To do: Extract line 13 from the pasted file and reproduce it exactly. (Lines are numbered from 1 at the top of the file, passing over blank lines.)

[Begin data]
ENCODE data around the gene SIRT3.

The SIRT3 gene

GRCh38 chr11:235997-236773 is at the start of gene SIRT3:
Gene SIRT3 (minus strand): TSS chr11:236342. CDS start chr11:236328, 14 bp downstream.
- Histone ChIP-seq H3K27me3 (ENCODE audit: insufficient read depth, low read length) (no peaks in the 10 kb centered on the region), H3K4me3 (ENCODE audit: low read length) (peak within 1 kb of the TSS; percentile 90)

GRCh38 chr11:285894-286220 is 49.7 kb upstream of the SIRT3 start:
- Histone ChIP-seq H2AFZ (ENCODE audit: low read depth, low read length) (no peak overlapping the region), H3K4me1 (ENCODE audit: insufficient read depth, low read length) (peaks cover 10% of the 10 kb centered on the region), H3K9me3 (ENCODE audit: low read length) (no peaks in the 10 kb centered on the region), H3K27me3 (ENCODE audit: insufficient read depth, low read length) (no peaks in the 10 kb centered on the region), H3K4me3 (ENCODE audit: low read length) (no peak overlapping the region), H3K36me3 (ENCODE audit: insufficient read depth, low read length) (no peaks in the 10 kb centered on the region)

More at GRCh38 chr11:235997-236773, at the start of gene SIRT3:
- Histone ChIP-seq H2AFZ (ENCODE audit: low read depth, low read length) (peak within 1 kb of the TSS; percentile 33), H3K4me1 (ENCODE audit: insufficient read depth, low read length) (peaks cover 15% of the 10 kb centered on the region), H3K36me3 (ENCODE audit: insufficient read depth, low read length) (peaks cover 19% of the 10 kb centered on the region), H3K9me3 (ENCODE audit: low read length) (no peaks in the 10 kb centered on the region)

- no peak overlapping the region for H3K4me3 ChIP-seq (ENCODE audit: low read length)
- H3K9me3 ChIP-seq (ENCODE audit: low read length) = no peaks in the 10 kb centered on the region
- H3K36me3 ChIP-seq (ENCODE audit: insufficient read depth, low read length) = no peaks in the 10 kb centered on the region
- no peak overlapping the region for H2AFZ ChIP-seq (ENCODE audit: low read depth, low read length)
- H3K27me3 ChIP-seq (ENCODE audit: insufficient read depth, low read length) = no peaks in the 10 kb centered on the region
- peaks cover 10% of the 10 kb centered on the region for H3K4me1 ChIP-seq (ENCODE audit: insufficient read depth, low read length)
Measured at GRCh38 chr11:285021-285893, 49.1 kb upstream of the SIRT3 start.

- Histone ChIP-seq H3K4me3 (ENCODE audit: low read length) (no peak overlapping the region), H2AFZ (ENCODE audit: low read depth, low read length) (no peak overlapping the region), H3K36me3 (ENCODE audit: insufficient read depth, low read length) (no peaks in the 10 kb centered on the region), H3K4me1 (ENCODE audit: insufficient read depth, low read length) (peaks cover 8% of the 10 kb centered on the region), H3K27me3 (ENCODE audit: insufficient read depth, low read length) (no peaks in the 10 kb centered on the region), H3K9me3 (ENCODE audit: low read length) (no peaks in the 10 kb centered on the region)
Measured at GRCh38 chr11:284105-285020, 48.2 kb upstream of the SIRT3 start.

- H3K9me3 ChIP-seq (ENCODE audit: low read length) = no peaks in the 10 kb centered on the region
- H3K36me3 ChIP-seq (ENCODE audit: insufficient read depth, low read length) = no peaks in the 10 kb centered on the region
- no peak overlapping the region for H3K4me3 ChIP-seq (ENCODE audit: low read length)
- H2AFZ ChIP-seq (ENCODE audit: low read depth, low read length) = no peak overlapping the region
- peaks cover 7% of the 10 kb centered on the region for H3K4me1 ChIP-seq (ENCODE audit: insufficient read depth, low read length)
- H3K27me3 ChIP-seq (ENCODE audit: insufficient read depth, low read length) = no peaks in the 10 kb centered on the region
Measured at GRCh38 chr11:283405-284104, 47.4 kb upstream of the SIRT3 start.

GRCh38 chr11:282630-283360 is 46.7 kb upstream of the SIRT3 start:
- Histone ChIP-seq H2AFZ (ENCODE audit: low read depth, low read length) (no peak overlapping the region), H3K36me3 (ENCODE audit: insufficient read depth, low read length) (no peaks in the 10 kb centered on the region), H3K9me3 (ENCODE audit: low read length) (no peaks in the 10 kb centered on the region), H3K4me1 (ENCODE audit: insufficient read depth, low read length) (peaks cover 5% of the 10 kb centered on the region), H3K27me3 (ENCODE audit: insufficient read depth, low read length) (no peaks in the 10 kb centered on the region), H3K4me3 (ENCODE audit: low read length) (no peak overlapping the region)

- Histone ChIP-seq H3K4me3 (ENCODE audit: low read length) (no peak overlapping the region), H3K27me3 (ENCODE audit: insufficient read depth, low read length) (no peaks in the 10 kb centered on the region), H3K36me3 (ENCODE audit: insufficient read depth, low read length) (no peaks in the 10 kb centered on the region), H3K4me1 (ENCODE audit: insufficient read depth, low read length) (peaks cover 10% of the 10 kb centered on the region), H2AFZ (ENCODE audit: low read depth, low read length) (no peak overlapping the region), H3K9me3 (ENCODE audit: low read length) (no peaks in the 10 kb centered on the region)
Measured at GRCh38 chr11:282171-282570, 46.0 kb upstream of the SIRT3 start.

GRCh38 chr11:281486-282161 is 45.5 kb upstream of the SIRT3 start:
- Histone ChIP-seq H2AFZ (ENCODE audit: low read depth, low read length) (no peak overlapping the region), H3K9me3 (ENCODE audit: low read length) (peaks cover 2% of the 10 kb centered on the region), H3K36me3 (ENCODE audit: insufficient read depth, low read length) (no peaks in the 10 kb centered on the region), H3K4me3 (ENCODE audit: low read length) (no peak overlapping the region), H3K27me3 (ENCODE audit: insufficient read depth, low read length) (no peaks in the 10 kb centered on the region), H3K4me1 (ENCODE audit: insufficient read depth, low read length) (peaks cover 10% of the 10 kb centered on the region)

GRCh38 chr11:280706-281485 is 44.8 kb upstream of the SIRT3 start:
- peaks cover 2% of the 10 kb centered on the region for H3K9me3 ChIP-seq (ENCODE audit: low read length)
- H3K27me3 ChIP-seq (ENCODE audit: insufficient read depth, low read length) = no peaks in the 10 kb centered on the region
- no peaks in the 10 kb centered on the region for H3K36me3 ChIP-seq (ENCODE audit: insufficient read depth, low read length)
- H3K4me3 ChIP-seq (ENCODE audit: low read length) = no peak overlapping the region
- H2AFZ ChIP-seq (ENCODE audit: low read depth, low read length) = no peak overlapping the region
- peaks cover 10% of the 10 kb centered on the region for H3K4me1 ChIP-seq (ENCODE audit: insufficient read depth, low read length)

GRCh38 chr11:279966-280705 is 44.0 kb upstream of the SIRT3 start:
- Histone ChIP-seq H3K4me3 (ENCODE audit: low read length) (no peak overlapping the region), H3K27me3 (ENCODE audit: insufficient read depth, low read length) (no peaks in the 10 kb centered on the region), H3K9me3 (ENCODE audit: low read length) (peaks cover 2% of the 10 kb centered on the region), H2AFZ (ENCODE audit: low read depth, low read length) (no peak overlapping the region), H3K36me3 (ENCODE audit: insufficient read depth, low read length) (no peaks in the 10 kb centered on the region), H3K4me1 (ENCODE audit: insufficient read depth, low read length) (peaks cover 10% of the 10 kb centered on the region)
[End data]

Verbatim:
- no peak overlapping the region for H2AFZ ChIP-seq (ENCODE audit: low read depth, low read length)